Saturday, December 24, 2011

Merry Christmas!

Merry Christmas!  From my family to yours. <3

I hope you all have a wonderful Christmas as you create memories and celebrate God's blessings and His miraculous gift of salvation through His only Son, Jesus.  

Safe travels and warm wishes to you all!

Thursday, December 22, 2011


Exactly one decade ago, on the eve of the eve of Christmas Eve,  my very first niece, Haley Ann, was introduced to the world.

Happy Birthday, Miss Haley!!!!  I love you bunches and bunches!

Wednesday, December 21, 2011

metropolitan isolation

Yesterday, I was sitting in the car waiting for Sarah to come out of the doctor’s office. I was facing a four-lane street in a part of town that is extremely congested, especially at this particular time of day. Cars were whizzing past at a rather alarming rate. There were shiny new cars, old and worn out cars, some were painted brilliant colors and others had mismatched doors and hoods.

Having accidentally left my book at home, I was trying to entertain myself with what had been set before m, and my attention slowly turned from the cars themselves to the occupants behind the tinted glass. What I initially saw was quite funny. It is interesting what people do when they think no one is looking. Needless to say, I saw some very unique facial expressions! I couldn’t help giggling when I saw an older gentleman facing the window and rolling his eyes while his wife prattled on in sweet oblivion.

The more I watched, I began to notice other things. Many people had their cell phones held to their ears. Some were talking in such a frustrated manner that I felt as if I were watching a silent movie. You know, the ones with the people wildly waving their arms and jumping up and down like they’ve lost a few of their marbles. I saw a few smiling faces peering out of the glass and some were even laughing. There were many couples, both young and old. It struck me that most of them wore very irritable expressions, and if they weren’t engaging in a heated “discussion” they were sitting in silence, each staring blankly out the windshield.

Occasionally, I would see little arms flailing around in the back seat. Toys were being tossed around, an occasional scream would erupt, and Mom would be trying to console little Johnny with a snack or some juice. There were some lone drivers. This group varied a bit. There were happy faces singing with the radio (I even saw one waving an imaginary microphone), some were talking to themselves, some smiling, and a few were wiping away tears. Occasionally there would be cars that were so loaded down with people that it was amazing to me that they were actually rolling down the road. There were girls out shopping, laughing and giggling all the way and the guys were out just trying to “play it cool”. I saw all kinds.

As I sat there taking all of this in, I suddenly began to look at each car as it’s own little world. These “worlds” varied in size as well as in personality. Some contained families and others only a few people and still others could only boast of one occupant. Each one had it’s own story; it’s own hopes and fears, problems and predicaments, joys and praises. It seemed that all of these mini worlds were in a heated race to who knows where. At a glance, one would notice only that there were hundreds of people. But, if you look deeper, you realize that there are hundreds of people, yes, but they are completely isolated.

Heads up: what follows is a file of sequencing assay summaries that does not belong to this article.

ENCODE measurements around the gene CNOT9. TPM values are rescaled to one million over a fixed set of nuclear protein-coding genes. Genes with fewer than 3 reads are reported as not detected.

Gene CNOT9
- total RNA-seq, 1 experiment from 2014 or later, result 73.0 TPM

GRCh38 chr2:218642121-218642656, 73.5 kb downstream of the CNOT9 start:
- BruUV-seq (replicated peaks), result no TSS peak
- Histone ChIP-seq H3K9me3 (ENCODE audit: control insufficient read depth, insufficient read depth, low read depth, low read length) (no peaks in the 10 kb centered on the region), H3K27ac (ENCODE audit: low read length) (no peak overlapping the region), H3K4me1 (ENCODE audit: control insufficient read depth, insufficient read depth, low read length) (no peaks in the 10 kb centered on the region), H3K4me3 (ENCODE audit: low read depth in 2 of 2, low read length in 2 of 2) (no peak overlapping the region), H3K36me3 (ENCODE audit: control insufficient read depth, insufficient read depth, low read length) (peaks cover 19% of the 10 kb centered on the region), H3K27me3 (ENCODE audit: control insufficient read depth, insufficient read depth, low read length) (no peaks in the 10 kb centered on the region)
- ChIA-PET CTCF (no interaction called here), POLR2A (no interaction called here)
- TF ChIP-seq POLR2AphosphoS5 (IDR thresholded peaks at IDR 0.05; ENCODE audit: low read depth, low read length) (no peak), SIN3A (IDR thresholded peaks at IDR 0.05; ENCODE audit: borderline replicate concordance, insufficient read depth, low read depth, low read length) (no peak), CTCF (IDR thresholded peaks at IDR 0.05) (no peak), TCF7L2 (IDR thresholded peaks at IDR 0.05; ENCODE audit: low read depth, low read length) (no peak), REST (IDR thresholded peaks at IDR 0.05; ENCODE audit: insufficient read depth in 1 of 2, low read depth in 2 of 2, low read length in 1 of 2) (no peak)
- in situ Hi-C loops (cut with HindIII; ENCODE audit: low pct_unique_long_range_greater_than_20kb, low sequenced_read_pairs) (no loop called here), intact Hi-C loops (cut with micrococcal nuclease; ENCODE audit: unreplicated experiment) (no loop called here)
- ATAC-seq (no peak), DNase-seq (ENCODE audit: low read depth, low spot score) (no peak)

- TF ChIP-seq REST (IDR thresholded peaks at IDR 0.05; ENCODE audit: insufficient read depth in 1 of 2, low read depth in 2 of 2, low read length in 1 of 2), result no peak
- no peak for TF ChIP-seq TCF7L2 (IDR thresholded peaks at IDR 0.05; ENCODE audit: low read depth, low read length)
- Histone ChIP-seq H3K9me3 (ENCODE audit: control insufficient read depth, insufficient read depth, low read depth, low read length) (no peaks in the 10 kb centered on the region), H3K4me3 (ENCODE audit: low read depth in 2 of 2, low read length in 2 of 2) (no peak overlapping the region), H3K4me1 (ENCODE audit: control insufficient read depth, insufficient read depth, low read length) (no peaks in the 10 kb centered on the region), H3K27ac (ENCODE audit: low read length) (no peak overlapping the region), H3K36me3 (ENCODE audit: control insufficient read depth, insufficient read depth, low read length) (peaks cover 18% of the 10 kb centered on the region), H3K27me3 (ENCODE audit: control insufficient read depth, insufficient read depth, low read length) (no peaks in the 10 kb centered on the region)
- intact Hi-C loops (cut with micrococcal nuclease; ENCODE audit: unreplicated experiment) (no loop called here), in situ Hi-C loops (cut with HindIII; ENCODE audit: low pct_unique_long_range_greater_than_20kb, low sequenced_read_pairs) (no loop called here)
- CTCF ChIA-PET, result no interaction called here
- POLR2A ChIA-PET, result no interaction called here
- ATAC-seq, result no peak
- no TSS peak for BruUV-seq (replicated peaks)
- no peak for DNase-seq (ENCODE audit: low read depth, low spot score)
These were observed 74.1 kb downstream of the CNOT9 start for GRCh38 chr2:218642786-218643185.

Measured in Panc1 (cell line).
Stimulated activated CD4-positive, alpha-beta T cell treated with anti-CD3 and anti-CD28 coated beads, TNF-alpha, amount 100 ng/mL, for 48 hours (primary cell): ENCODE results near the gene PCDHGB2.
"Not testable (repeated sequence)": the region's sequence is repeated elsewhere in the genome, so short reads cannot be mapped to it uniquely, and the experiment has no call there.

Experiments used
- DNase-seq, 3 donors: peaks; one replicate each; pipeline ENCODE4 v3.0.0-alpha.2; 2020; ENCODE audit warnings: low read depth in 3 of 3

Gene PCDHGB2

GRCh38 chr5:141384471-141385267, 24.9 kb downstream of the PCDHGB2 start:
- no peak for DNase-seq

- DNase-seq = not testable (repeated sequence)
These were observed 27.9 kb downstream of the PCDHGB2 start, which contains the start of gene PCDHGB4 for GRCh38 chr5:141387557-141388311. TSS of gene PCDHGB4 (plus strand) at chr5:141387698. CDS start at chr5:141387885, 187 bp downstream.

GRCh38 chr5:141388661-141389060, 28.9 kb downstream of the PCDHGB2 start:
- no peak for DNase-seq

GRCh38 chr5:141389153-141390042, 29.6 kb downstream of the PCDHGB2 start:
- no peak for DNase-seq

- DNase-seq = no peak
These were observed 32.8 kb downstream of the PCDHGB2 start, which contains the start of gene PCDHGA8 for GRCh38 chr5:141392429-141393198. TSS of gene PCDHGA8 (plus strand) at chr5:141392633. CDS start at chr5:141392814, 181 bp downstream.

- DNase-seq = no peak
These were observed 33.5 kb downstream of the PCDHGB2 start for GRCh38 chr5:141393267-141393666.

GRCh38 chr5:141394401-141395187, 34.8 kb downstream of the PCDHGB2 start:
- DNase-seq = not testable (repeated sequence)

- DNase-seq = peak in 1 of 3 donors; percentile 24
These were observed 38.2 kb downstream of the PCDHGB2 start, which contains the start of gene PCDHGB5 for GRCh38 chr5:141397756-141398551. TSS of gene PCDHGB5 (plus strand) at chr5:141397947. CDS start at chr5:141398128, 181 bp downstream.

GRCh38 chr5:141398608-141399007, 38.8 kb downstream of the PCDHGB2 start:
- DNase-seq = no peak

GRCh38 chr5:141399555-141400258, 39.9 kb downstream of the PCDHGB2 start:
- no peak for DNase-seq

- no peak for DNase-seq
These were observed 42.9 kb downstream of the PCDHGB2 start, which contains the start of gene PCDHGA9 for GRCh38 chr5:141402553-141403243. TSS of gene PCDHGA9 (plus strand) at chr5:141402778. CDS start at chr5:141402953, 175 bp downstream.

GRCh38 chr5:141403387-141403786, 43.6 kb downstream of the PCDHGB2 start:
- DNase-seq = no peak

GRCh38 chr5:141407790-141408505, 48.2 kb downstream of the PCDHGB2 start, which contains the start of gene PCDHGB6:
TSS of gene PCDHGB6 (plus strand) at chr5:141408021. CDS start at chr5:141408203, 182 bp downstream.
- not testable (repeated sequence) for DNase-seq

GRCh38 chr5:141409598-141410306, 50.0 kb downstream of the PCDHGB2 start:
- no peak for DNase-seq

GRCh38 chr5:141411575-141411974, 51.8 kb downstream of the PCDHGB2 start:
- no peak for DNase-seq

Now this may seem ridiculously obvious to some of you.

“Of course they’re isolated,” you say, “they’re in a car!”

Bear with me for a moment. Lets take this same scenario and place it into a different location.

Last year my family and I were fortunate enough to be able to visit Washington D.C. That trip involved a lot of “firsts” for me. One of the most memorable experiences was, believe it or not, riding on the subway. I learned a lot about the big city in that one seemingly insignificant experience. First, never sit in a seat that is facing backwards, even if it’s the only one available. You will get sick! Second, personal space is virtually non-existent, especially at rush hour. Third, no one, I repeat, no one wants to speak or to be spoken to. This was discovered the hard way. I tried to engage in a conversation with the woman next to me, trying to be polite since we were basically sitting on top of each other, and she nearly snapped my head off. On other occasions the person would just completely ignore me or they would give me a biting glare that made me wish that my dad were sitting a little bit closer for protection.

As I sat there, wedged into my seat, and reflected on my failed attempts at being friendly, I began to look around the car. There were more than fifty or sixty people in that one car, maybe even more. People of all shapes and sizes, personalities and backgrounds, residents and tourists, different colors and fashions were piled into that car. There was a huge diversity of people on that train and not one word was spoken. Aside from the sound of the train barreling through the underground tunnels and the speakers announcing the upcoming stop, there was absolute silence. Over and over again the train would stop, the doors would swing open and people would disappear into the darkness and their places would inevitably be filled with others that looked even more sour than their predecessors.